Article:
>> Samskrita in transliterated Roman, Brahmi, Sharada or whatever script - as
>> long as sounds are uniquely reproducible.
>>
>>
>> ?Coming to the specific question of siddhyati - sidhyati, krudhyati -
>> kruddhyati etc. - as Dhananjay mentioned earlier, there is a Panini sutra
>> which accounts for the duplication (anachi cha). (See LSK
>> achsandhiprakaraNam - suddhyupAsya is relevant here).
>>
>> To a competent native speaker, usages are inherently correct. After all he
>> does not seek sanction from a grammarian. Why should that be any different
>> in the case of Samskrita ?! Certainly, usages of a non-native speaker (i.e.,
>> us) can be questioned. Questioning established usages, i.e., shiShTa
>> prayogas, however, is meaningless.
>>
>> In the case of siddhyati - at least two old usages were shown - so how can
>> one claim its incorrectness? If anything needs revisiting, it would be the
>> rule that one thought accounted for such constructions! If Whitney does not
>> list the optional form, it is an omission in Whitney's book!
>>
>>
>> Naresh
>> vaak.wordpress.com
>>
>>
>> On Wed, May 26, 2010 at 4:51 PM, Piergiorgio Muzi <glob...@comm2000.it>
>> wrote:
>>>
>>> Dear scholars .
>>> This not a boring question relating only to the sidh present form.
>>> I want to explain the importance of a correct spelling and writing words.
>>> This could be more important that the way one?pronounces or writes it.
>>> Sanskrit?is based on rational, general linguistic rules.
>>> 1) To form the present tense of a 4th class verb (and also for passive
>>> voice in -ya)?, the rule says that we have only to ad? -yati to the root in
>>> the weak degree. There is no rule which?request us to change dh into
>>> ddh?before -ya. ?This is always valid and we don't need to do any exception:
>>> so from vyadh (weak vidh for saMprasaraNa), we have vidhyati. Other verbs,
>>> analogously: budhyate, yudhyate, rudhyate, krudhyati, Shudhyati, kShudhyati,
>>> RRidyate, gRRidhyati... and many others. You can check in The roots,
>>> verb-forms and primary derivatives of the Sanskrit language, by the great
>>> Sanskritist W.D.Whitney (Motilal Banarsidass, Delhi,?last reprint 2006). You
>>> can?get confirmation also from?the most important dictionaries, as Apte's,
>>> MacDonell, Monier-Williams.
>>> 2) To form past participle, infinitive in -tum periphrastic future and
>>> nouns?in -ti to the roots ending in dh, we must follow the Bartholomae's
>>> law, which doesn't deal with any kind of duplication since it is a general
>>> rule which applies to?(g)h, bh, dh. The rersult of?sidh+ta si siddha,
>>> budh+ta gives buddha...Similarly from duh+ta you get dugdha, from rabh+ta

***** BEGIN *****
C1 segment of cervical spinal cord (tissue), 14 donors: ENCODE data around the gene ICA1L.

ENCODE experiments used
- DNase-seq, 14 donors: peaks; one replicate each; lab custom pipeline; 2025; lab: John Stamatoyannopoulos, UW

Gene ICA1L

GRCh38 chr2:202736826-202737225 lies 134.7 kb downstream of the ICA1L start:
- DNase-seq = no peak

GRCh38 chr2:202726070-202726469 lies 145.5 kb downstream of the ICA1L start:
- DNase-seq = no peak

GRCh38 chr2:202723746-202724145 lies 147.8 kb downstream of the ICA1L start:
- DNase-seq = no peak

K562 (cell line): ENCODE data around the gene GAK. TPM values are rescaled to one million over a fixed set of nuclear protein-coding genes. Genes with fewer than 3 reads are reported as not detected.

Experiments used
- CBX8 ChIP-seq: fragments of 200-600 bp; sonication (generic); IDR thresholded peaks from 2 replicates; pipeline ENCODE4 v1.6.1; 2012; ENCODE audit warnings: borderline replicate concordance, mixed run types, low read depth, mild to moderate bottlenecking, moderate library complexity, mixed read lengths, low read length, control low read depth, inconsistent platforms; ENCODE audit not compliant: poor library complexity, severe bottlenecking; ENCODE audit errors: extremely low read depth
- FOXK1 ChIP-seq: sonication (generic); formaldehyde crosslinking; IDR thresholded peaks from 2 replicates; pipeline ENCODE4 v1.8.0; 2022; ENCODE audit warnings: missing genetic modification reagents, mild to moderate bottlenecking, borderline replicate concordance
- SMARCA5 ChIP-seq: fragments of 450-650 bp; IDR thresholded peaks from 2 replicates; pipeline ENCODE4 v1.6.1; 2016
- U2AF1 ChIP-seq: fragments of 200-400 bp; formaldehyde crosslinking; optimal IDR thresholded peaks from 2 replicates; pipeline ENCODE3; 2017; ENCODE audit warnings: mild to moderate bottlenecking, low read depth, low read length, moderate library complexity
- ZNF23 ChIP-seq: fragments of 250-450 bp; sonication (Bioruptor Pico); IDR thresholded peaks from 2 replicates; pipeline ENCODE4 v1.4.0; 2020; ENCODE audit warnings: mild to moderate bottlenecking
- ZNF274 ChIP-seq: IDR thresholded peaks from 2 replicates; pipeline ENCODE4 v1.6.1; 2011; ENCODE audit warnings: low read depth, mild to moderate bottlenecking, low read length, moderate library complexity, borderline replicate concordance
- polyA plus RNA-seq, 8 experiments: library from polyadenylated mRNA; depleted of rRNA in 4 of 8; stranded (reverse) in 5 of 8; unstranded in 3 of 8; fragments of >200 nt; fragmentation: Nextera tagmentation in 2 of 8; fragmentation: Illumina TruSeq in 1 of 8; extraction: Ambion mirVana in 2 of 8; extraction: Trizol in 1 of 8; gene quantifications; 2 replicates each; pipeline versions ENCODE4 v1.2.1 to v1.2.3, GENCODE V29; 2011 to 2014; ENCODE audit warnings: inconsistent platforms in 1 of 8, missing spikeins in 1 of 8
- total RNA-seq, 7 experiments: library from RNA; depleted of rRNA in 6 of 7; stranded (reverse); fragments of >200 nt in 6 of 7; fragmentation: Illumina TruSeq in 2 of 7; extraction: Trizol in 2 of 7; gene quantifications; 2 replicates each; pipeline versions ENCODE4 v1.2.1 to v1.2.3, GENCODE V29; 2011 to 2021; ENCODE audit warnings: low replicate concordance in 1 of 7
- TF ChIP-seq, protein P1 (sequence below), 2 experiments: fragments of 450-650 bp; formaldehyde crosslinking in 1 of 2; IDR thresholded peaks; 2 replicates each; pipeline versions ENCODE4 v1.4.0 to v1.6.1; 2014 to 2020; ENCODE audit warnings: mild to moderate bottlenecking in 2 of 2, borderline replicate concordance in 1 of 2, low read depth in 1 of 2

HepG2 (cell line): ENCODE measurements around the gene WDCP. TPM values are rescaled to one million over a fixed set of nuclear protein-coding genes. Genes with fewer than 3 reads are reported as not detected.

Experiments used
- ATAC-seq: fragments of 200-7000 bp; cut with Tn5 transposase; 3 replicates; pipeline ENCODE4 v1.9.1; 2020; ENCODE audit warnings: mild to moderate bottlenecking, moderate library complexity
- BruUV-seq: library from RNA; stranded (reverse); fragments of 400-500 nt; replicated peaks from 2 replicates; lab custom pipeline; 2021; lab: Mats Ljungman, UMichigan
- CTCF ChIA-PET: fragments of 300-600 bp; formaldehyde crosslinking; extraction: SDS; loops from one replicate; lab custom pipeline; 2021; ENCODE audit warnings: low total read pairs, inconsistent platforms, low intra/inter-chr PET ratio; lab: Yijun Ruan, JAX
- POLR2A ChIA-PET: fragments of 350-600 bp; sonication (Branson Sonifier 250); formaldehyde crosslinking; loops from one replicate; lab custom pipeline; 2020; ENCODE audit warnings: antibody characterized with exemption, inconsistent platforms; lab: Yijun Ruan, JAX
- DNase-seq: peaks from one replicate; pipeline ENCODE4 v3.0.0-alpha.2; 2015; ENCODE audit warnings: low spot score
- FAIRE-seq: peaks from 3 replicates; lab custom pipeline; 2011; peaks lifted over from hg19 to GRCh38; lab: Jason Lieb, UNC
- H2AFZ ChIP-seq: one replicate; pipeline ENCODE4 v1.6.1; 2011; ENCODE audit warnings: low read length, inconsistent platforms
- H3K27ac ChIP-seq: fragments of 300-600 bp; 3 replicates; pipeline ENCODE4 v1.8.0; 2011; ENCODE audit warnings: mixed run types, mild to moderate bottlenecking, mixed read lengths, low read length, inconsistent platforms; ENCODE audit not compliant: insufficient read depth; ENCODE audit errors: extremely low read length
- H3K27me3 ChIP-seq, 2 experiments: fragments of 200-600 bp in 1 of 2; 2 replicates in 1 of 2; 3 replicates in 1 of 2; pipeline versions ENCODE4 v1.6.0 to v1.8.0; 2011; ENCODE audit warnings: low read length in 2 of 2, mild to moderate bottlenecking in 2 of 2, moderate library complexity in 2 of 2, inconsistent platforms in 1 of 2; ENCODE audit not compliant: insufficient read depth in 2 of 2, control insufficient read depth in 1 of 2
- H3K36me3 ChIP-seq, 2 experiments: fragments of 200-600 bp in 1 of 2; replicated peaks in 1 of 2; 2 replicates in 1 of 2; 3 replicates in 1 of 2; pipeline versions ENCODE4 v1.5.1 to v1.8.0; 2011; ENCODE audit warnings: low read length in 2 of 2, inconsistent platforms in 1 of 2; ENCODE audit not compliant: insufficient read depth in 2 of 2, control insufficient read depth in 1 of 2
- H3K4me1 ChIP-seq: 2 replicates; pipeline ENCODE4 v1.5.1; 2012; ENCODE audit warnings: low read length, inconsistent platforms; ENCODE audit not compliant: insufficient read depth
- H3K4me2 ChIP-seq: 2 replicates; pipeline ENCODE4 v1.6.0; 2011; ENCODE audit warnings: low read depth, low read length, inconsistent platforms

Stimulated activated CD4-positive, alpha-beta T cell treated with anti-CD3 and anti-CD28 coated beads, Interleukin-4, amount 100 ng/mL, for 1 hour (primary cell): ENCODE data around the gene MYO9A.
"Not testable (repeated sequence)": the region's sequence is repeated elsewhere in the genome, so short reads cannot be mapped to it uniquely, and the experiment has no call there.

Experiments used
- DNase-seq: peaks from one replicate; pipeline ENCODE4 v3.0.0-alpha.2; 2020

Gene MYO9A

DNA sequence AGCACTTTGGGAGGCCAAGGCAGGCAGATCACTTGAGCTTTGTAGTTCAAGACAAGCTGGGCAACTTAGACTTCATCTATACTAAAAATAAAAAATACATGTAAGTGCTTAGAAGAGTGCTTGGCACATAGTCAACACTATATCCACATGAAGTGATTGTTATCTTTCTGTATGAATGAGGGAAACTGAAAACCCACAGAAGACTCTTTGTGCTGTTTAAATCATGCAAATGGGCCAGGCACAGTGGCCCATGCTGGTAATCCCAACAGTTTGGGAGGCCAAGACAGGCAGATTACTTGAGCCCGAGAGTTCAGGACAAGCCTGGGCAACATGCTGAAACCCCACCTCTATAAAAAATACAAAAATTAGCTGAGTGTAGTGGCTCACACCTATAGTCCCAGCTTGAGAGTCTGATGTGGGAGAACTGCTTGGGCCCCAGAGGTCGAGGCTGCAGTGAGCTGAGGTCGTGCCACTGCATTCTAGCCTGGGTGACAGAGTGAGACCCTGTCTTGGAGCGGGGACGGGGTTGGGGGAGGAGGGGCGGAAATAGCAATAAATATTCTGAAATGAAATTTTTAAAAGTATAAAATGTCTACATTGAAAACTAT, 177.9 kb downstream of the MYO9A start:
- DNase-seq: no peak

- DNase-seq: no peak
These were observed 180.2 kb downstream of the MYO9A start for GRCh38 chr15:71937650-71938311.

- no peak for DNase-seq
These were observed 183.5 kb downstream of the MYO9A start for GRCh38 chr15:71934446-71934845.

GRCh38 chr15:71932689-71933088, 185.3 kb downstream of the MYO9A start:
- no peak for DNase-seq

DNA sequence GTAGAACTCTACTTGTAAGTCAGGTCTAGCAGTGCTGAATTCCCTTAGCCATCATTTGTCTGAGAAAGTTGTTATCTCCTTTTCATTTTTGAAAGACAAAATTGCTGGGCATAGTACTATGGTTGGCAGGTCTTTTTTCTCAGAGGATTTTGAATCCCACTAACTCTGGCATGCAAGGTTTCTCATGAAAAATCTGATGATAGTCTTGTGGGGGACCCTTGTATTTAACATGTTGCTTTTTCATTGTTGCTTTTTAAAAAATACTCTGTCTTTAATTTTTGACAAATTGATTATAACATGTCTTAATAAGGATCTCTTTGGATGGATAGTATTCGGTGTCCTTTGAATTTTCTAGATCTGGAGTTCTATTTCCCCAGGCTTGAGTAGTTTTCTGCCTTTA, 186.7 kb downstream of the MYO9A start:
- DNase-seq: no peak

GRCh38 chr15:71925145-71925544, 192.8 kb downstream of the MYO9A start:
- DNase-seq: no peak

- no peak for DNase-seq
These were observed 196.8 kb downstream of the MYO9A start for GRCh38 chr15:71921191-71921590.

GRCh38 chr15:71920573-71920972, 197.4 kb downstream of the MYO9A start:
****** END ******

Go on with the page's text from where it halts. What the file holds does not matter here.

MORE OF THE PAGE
>>> you get rabdha...?This law is common to Sanskrit and Old Persian, too.
>>> 3) So, the only reason of writing ddh intead?of dh in the present,
>>> imperfect, perfect, aorist, simple future..?is only a confusion with the
>>> forms described in 2, which want regularly ddh.
>>> Sanskrit is fruit of a rational grammatical study, where we have to
>>> question about the rules and besides about the reasons of the rules.
>>> It is not only a problem of sidhyati. If we confuse the stem of the
>>> present with the base of of the past partciples, etc., the results are not
>>> so good. For instance we could confuse budha with buddha (only the second
>>> means awaked as past part.) or vidha with?viddha... Besides the
>>> student?couldn't immediately recognize a past participle, since he can't see
>>> in buddha the result of sandhi rule from budh-ta.?If he reads boddhum, how
>>> could he understand that it is the infinitive, that is?bodh-tum, of the
>>> same root in guNa degree?
>>> Sanskrit grammar is like an algebra or chemistry system. Any mistake
>>> calls for other mistakes and misunderstanding.
>>> The Internet is full of terrible mistakes (but there are also mistakes in
>>> old dhAtupATha, because of wrong transcriptions or transliterations).
>>> I suppose that we must co-operate in refining the language by means of
>>> rational study and by cleaning it like something precious.
>>> ??? ????? ????????????? ?? ?????? ????
>>> ??????
>>> Piergiorgio Muzi
>>>
>>>
>>>
>>>
>>>
>>> ----- Original Message -----
>>> From: S. L. Abhyankar
>>> To: sanskrit@cs.utah.edu
>>> Sent: Wednesday, May 26, 2010 8:48 AM
>>> Subject: [Sanskrit] of "sidhyanti" and "siddhyanti"
>>> ???
>>> I have been mutely following all the discussion about "sidhyanti"
>>> ?????????? and "siddhyanti" ????????????.
>>> What conclusion emerges in my mind is to start from the basics, i.e. to
>>> consider what happened first - whether the pronunciation happened first or
>>> writing happened first. The answer is obvious and known to everybody - the
>>> pronunciation happened first.
>>> Since all the basis of ???????? script is to satisfy and represent the
>>> pronunciation as properly as possible, all my efforts at pronouncing
>>> ????????? convince me that I can pronounce it only as ??????????? Only then,
>>> the rhythm of the meter also gets pronounced properly.
>>> It is also my hypothesis that no law of writing ???????? - whether